Trump tariffs to further hammer SA’s crippled steel and aluminium sector
Pleas that country also suffers from China dumping ignored
● A R3.4-billion loss is what South Africa’s steel and aluminium industry stands to incur after US President Donald Trump rejected the country’s bid to be exempted from steel and aluminium tariff hikes.
Moreover, an estimated 7 500 workers could lose their jobs in the steel industry.
Globally, Trump’s tariffs are seen as a move that could provoke a trade war with China.
The tariff hike on South Africa, which takes effect on June 1, is meant to protect the US market from the glut in steel supply in favour of its own industry.
This will put further strain on the steel industry in South Africa, which has been in a slump for the past few years. The boom days of the 2010 Soccer World Cup are a distant memory.
Steel demand has dropped significantly, in line with South Africa’s stalled infrastructure growth programme and economic growth slowdown.
Michael Ade, the chief economist at the Steel and Engineering Industries Federation of Southern Africa, said the US’s rejection of South Africa’s application for exemption was a travesty.
“The proclamation by the US will directly cost South African exporters roughly R3-billion worth of steel products and R474-million worth of aluminium products,” Ade said.
“This will not only starve the local industry of foreign currency, but it will also have a negative impact on the country’s foreign reserves.
“A further disruption on trade will include possible reductions in the quantity of steel and aluminium products exported to the US as local companies seek alternative export markets, thus negatively affecting exports competitiveness.”
The Department of Trade and Industry said that South Africa was “disappointed” that it had not been granted exemption from the duties of 25% on steel and 10% on aluminium products.
Trade and Industry Minister Rob Davies said South African officials had made several representations to authorities in the US over the tariffs and handed in two written submissions.
In its submissions, South Africa argued that it was also hard hit by the global glut of steel, especially the cheap imports from China, just like the US. China is the world’s largest steel producer.
The World Steel Association, in its latest report published for the short-range outlook, published last month, forecasts that global steel demand will reach 1.6 billion tons in 2018, an increase of 1.8% over 2017.
In 2019, it is forecast that global steel demand will grow by 0.7% to reach 1.62 billion tons.
The report also said the outlook for steel demand in the US remains robust on the back of strong economic fundamentals, specifically strong consumption and investment due to high confidence, rising income and low interest rates.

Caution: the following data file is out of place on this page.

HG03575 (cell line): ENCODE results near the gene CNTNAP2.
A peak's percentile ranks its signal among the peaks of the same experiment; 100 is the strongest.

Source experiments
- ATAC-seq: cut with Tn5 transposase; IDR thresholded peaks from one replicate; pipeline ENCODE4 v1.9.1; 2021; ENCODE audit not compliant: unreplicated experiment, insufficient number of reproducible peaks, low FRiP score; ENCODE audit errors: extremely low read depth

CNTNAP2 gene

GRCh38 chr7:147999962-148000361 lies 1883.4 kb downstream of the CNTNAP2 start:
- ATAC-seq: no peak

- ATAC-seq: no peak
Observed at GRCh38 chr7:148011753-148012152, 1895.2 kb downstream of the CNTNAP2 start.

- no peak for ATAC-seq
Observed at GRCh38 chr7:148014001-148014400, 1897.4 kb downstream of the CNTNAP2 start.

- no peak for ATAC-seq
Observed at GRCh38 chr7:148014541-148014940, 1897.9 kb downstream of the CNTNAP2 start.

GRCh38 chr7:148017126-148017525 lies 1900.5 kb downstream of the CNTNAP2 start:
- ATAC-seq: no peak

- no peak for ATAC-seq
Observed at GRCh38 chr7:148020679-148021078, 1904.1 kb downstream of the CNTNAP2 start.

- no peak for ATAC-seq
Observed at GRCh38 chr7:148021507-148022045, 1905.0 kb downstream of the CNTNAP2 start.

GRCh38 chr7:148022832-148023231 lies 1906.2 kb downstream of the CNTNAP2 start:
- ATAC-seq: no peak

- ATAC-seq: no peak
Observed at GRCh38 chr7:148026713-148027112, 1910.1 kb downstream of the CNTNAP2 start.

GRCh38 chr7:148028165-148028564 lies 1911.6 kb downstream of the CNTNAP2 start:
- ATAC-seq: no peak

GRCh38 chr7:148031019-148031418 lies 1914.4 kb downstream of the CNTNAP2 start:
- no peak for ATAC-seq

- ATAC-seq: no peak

“The manufacturing sector is being supported by a low dollar and increasing investment while rising housing prices and steady non-residential sector growth point to a healthy construction sector,” it said.
In a research briefing released this week, Oxford Economics said it attached “a relatively low probability to a fully fledged trade war” between the US and China.
In March, when the proposed tariffs were first announced, car manufacturers in South Africa said they were unlikely to have any immediate impact on their operations.
This was because the new regulations targeted primarily raw steel products and not finished products.
Concern among local steel industry players remains high that the US could still use the steel tariff hike as a springboard for tariffs on finished steel products.
The US is a small but important market for South African steel makers.
According to figures from the South Africa Iron and Steel Institute, total domestic exports of primary steel products to all countries in 2017 came to 2.4 million tons, or about 35% of South Africa’s estimated primary steel output of six million tons.
The value of these exports was about R26-billion, of which the US accounts for only 10%.
The largest steel maker in the country, ArcelorMittal South Africa, with about 70% market share, dispatched only about 70 000 tons of primary steel products to the US last year, amounting to less than 2% of its total sales.
“ArcelorMittal South Africa’s primary markets remain South Africa and Africa overland,” it said.
This will also have a negative impact on the country’s foreign currency reserves Michael Ade Chief economist, Seifsa
A worker handles steel cable at a factory in Lianyungang, in China’s eastern Jiangsu province. The first salvos in the budding US-China trade conflict struck old-school sectors such as steel and agriculture.